It feels like the passing of an era this morning, with the death in San Francisco of Nobel prize-winning economist Milton Friedman, at the age of 94.

Friedman will be remembered for many things: he developed key policy concepts such as indexation, school vouchers and the negative income tax, and popularised truisms like “there’s no such thing as a free lunch”. But his great achievement was to rehabilitate the notion, now accepted almost universally, that inflation is primarily a monetary phenomenon.

It’s hard to understand now what a lonely figure Friedman once was. In the words of Ben Bernanke, chairman of the US federal reserve board, “the worst pitfall in reading him today is to fail to appreciate the originality and even revolutionary character of his ideas”.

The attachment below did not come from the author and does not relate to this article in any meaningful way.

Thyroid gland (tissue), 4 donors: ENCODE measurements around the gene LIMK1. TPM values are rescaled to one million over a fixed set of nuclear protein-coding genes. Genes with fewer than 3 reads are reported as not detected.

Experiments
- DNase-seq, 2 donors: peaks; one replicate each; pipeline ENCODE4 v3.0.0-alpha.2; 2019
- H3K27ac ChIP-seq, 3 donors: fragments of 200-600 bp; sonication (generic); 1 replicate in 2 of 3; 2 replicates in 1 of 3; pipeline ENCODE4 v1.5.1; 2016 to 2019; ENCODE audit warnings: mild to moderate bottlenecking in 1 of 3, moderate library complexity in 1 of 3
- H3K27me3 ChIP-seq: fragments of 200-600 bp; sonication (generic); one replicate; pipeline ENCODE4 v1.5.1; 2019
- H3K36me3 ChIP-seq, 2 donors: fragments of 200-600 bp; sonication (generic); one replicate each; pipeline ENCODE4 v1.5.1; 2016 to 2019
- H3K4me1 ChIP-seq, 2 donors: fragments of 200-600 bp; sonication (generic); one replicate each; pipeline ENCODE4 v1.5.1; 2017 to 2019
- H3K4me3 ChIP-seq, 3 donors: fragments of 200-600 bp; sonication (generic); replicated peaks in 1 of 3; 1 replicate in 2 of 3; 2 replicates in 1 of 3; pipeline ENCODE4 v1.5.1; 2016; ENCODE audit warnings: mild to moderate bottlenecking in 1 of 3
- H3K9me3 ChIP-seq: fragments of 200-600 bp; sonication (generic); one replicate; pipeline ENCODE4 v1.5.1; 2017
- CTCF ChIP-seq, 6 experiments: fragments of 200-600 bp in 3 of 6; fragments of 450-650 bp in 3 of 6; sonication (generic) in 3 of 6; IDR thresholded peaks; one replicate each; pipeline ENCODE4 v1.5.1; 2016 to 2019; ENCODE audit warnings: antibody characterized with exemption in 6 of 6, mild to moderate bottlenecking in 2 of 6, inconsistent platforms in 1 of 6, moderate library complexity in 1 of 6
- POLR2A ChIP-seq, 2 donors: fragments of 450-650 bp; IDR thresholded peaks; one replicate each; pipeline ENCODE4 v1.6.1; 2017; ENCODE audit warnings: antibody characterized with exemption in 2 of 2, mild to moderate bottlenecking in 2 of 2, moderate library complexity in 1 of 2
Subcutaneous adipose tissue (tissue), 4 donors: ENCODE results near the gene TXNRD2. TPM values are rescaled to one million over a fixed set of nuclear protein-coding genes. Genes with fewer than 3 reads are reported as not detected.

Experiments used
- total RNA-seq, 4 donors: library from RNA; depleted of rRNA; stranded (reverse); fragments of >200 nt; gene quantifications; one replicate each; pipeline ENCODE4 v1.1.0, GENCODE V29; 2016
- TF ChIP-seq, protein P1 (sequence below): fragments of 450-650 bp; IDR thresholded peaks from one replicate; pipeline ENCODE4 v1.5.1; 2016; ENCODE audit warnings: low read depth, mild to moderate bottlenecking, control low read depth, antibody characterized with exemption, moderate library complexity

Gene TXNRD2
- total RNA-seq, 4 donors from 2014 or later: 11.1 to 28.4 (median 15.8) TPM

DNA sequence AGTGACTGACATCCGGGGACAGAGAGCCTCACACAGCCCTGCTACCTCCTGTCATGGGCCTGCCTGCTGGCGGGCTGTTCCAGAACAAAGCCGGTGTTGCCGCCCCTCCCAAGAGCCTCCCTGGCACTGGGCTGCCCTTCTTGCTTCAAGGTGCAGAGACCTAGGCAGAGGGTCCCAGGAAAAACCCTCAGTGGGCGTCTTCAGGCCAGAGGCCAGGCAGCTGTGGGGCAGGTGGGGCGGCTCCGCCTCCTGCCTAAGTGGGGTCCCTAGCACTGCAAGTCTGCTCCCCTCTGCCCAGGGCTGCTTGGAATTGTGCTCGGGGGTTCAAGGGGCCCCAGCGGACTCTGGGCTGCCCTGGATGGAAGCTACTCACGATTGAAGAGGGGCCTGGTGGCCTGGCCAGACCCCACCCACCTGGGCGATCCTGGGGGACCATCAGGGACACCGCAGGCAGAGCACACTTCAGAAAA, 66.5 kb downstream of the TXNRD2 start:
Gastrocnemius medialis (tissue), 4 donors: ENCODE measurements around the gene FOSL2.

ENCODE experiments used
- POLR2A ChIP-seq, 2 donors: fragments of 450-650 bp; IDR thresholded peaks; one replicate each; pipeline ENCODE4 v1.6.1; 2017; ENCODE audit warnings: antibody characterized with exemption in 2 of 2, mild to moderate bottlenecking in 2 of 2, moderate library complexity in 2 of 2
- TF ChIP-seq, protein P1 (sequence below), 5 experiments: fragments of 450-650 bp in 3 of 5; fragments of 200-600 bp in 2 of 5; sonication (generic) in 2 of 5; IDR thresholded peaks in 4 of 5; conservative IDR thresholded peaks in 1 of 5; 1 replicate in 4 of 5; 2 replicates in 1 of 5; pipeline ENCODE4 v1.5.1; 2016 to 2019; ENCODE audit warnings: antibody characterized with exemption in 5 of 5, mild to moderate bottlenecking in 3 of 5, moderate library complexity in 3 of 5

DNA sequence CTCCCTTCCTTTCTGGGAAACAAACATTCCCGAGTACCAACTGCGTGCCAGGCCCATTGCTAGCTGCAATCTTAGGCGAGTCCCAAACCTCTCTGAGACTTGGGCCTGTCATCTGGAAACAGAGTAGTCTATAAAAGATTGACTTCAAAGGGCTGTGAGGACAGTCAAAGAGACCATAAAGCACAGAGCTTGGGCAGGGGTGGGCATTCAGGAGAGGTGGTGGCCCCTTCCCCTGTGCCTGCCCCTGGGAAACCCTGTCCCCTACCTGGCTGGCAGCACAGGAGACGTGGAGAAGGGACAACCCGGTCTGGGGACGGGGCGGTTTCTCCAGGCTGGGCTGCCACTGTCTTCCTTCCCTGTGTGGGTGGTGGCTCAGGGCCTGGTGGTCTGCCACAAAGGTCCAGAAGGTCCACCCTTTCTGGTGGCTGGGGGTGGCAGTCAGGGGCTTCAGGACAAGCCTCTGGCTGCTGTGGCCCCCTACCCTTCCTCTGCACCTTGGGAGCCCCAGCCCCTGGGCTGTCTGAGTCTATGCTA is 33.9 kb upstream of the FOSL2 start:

Thirty years ago, however, Keynesianism still held sway, and apologists for state power told us that omnipotent government could guarantee prosperity. In the intellectual chaos that was the Whitlam government, one of the worst insults that could be flung at Bill Hayden was that he was a “Friedmanite”.

But reality has a way of reasserting itself, and the tide ultimately turned. If you ever wonder why, for more than a decade now, inflation has been no more than a minor annoyance in Australia and across the western world, the single greatest share of credit should go to Milton Friedman.

Although he was feted by conservatives, Friedman was never really one of them. In the 1960s he was a prominent opponent of conscription, alongside his friend and intellectual rival John Kenneth Galbraith.

Later he spoke out strongly against drug prohibition, as both wrong in principle and disastrous in practice. In old age he was featured sympathetically in the left-wing documentary The Corporation.

Friedman’s core commitment was to individual liberty. The whole of his long obituary in The New York Times is worth reading, but the key message is in one sentence: “you have to have economic freedom in order to have political freedom.”

Peter Fray

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